Since 2011, Fresno Unified has spent millions in public bond money on more than 20 leaseback agreements, including the one at the center of a legal fight that could change the way districts in California finance school projects.

The 5th District Court of Appeal ruled in June that Fresno Unified’s contract with Harris Construction to build a $37 million middle school was not a genuine leaseback agreement, even though it was labeled as such.

The court said that plaintiff Stephen Davis, a Fresno contractor, adequately alleged that because Fresno Unified’s leaseback wasn’t used the way that the law intended, it should have been competitively bid out like normal contracts. The district had money available to pay for the project – and it didn’t actually pay it back to the contractor over a long period of time.

Many school districts are now closely watching the Fresno Unified case, which is headed back to Fresno County Superior Court, and are looking to it as a guide for the do’s and don’ts of the now controversial financing option.

A sweetheart deal

Critics allege that Hanson must have abused the leaseback process to make a sweetheart deal with Richard Spencer – owner of Harris Construction. A majority of Fresno Unified’s leaseback projects have been done with Harris.

Fresnans for Responsibility and Ethics in Education – a political action committee created in the wake of the controversy – says that the leaseback issue is just the latest in a pattern of back-door deals headed by Hanson over his decade at Fresno Unified.

Measure Q has increasingly become a part of the leaseback conversation because Spencer helped pass it. He was the bond campaign’s largest donor, contributing $30,000, and for the 2012 school board election, he, his family and company employees pitched in nearly $10,000 to the campaigns of select trustees.

Both Measure Q and Harris are named in the subpoena. The investigation zeros in on the district’s relationship with Harris and Bush construction firms. Neither firm has responded to The Bee’s multiple requests for comment.

After the state Supreme Court refused to take up the 5th District opinion despite Fresno Unified’s call for review, school leaders across the state have backed away from leaseback – including L.A. Unified, which has spent billions on leaseback agreements in recent years.

Critics say that leaseback is easily manipulated: It’s a way for districts to guarantee that expensive projects land in the lap of the contractor of their choice, and perpetuates a “pay-to-play” atmosphere.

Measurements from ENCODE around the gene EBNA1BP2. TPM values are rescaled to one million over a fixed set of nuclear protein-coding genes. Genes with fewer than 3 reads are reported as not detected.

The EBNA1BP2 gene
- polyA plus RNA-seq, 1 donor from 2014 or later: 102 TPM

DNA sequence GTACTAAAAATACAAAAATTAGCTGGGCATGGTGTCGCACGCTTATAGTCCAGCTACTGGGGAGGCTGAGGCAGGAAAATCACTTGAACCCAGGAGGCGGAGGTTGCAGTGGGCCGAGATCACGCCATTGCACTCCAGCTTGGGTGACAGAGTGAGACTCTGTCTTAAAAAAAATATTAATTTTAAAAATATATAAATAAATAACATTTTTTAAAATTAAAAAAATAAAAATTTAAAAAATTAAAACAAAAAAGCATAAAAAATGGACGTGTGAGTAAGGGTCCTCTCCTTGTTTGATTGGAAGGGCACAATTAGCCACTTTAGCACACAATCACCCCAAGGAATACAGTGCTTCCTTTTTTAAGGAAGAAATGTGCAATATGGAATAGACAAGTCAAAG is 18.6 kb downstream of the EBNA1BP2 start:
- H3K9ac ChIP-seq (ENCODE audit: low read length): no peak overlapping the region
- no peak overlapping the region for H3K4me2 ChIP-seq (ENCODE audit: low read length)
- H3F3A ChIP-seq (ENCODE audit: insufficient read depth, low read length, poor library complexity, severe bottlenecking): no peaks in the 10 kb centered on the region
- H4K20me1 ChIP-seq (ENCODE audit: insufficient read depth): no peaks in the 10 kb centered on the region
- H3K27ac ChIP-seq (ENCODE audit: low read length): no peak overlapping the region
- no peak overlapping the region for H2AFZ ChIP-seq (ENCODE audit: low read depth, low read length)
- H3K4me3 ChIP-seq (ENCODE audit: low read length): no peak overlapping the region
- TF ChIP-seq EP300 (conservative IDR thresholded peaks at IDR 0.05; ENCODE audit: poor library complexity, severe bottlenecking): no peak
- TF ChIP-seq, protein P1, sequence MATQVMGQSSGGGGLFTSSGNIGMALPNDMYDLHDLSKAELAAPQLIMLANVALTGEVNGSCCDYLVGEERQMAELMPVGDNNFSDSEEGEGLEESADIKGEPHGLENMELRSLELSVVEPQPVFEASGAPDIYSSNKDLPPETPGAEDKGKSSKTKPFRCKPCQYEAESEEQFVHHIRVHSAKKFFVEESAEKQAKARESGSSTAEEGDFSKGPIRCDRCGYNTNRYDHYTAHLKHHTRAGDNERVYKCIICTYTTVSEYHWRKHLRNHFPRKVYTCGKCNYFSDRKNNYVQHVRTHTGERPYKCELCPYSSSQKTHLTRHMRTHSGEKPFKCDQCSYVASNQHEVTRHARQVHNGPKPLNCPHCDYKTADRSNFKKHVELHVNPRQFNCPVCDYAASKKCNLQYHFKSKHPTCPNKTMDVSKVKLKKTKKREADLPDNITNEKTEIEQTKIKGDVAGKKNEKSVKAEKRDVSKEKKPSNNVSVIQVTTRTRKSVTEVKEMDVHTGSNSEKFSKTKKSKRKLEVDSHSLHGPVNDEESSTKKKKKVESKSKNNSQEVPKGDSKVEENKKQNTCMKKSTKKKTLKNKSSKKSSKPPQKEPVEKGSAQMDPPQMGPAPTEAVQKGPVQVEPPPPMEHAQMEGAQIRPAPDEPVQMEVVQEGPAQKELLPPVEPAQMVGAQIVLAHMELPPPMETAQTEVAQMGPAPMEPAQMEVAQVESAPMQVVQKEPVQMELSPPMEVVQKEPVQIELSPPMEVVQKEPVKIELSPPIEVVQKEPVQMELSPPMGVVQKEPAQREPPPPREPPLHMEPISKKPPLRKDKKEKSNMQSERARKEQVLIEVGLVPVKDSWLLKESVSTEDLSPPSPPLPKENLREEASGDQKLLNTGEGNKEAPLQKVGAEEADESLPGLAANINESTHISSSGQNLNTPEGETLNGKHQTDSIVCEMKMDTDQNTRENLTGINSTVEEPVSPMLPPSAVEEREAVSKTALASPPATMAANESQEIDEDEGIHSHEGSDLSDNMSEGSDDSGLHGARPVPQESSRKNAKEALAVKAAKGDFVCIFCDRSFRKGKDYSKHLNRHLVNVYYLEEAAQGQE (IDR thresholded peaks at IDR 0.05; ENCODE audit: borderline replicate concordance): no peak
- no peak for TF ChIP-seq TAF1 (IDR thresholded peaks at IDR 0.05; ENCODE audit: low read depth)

Proponents say it’s often cheaper, more efficient and hassle-free compared to traditional bidding.

Both groups say it’s complicated.

Frankly, we think we get more value for the taxpayer dollar. But it’s not an easy concept to understand.

Karin Temple, Fresno Unified chief operations officer

‘More value for the taxpayer dollar’

Temple said in Fresno Unified’s case, using the leaseback method has been incredibly beneficial: it promises a guaranteed maximum price and allows districts to hire local workers and pick who they think are the best quality builders.

But questions have been raised about that guaranteed capped price since the district posted copies of its leaseback contracts to its website in July.

A project to renovate Bullard High School, for example, asked contractors to adhere to a budget of $26 million in the pre-construction contract, but the final contract amount ended up being more than $35 million. The Hoover High School pool project, unveiled this school year, had a proposed budget of $4 million, according to the pre-construction contract, but finished with a total of $5.5 million.

The pre-construction contracts say that contractors are required to ensure that the project can be completed within that preliminary budget. But Temple said that those numbers are not the project budget or the guaranteed maximum price.

“They were preliminary estimates based on initial project concepts,” she said, and the district knew there could be additional project components and costs down the road.

The guaranteed maximum price comes later, and is based on competitively bid subcontractor costs, the primary contractor’s general conditions and a district-controlled contingency allocation for “unforeseen work and changes in scope,” Temple said.